Excision of the epicotyl base of pea (Pisum sativum L.) seedlings in air results in a fast drop in the growth rate and rapid transient membrane depolarization of the surface cells near the cut. Subsequent immersion of the cut end into solution leads to a rapid, transient rise in the epicotyl growth rate and an acropetally propagating depolarization with an amplitude of about 35 mV and a speed of approx. 1 mm · s-1. The same result can be achieved directly by excision of the pea epicotyl under water. Shape, amplitude and velocity of the depolarization characterize it as a "slow-wave potential". These results indicate that the propagating depolarization is caused by a surge in water uptake. Neither a second surge in water uptake (measured as a rapid increase in growth rate when the cut end was placed in air and then back into solution) nor another cut can produce the depolarization a second time. Cyanide suppresses the electrical signal at the treated position without inhibiting its transmission through this area and its development in untreated parts of the epicotyl. The large depolarization and repolarization which occur in the epidermal and subepidermal cells are not associated with changes in cell input resistance. Both results indicate that it is a transient shut-down of the plasma-membrane proton pump rather than large ion fluxes which is causing the depolarization. We conclude that the slow wave potential is spread in the stem via a hydraulic surge occurring upon relief of the negative xylem pressure after the hydraulic resistance of the root has been removed by excision.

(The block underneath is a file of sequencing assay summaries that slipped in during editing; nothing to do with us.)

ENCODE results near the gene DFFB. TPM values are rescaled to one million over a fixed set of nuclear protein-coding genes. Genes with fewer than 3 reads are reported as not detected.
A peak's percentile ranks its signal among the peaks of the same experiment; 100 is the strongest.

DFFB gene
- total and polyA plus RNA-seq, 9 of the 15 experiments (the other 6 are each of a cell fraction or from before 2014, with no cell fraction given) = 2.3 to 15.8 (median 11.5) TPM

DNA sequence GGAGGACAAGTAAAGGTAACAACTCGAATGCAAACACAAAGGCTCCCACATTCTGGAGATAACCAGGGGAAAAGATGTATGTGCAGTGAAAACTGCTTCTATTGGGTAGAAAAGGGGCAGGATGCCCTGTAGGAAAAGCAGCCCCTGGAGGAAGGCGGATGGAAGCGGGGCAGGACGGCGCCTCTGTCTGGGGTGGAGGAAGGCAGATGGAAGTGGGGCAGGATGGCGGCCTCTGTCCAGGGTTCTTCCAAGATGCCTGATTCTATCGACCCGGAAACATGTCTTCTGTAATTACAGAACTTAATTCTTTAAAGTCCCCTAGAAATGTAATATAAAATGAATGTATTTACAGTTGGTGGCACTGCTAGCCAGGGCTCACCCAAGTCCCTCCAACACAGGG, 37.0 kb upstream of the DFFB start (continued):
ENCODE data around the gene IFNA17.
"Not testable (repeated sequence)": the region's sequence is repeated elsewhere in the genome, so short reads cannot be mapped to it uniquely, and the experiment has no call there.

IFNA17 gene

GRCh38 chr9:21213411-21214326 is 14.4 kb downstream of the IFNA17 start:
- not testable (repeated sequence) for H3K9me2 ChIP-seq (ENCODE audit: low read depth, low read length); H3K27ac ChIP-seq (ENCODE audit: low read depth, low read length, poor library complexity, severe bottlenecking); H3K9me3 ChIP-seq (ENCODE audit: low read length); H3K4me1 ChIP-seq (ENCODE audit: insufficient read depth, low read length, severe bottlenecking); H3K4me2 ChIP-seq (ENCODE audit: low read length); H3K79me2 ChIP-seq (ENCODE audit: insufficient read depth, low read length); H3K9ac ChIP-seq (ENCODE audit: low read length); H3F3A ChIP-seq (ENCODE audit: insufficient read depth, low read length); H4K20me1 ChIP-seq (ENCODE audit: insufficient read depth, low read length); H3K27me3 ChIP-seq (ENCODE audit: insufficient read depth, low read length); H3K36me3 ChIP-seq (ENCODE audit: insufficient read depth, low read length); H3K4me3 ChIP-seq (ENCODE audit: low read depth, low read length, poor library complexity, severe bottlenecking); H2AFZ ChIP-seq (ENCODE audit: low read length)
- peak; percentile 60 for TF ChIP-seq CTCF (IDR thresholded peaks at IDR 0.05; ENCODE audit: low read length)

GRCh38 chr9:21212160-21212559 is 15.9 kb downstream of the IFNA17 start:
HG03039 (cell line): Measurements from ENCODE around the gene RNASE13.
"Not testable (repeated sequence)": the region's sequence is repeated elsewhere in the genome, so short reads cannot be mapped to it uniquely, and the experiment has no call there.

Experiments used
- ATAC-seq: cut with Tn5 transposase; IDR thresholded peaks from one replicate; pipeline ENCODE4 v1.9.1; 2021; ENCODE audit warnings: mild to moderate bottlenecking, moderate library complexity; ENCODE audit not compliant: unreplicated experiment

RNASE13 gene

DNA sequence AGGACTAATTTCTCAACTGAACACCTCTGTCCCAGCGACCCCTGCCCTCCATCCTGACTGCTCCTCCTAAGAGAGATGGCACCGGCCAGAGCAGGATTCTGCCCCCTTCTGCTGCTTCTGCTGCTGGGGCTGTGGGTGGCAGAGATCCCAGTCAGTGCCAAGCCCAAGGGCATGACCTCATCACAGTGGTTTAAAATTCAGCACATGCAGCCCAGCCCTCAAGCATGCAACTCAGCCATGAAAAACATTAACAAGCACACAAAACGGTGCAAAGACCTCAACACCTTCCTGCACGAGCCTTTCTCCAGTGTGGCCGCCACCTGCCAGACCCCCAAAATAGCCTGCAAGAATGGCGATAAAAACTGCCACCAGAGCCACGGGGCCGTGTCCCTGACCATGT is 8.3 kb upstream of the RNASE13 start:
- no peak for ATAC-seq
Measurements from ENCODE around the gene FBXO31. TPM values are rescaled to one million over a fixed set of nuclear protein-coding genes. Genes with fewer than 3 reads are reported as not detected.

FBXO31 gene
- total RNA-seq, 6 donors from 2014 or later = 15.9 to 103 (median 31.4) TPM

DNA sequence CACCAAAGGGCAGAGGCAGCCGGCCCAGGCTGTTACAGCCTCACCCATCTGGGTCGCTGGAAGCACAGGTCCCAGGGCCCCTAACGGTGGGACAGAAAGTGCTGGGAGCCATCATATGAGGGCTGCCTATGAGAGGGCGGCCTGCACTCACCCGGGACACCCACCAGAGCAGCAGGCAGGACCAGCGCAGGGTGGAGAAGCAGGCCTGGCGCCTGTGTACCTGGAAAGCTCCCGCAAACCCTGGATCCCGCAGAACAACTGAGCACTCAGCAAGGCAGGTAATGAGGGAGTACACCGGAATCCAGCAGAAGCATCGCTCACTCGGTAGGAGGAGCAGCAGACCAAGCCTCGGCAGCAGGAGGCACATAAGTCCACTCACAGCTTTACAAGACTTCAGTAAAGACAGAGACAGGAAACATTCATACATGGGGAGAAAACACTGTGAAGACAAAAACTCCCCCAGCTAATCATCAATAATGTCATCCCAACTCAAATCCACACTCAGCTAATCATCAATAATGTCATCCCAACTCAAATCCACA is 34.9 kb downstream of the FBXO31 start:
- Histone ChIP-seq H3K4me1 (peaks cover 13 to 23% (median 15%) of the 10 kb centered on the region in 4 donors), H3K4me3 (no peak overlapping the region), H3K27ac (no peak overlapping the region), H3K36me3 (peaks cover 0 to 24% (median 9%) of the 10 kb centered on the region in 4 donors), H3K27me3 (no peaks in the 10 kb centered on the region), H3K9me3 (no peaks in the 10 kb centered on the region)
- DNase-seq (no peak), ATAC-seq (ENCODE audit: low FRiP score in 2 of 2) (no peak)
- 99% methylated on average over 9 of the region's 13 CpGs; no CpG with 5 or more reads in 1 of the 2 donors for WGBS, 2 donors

All Science Journal Classification (ASJC) codes
- Plant Science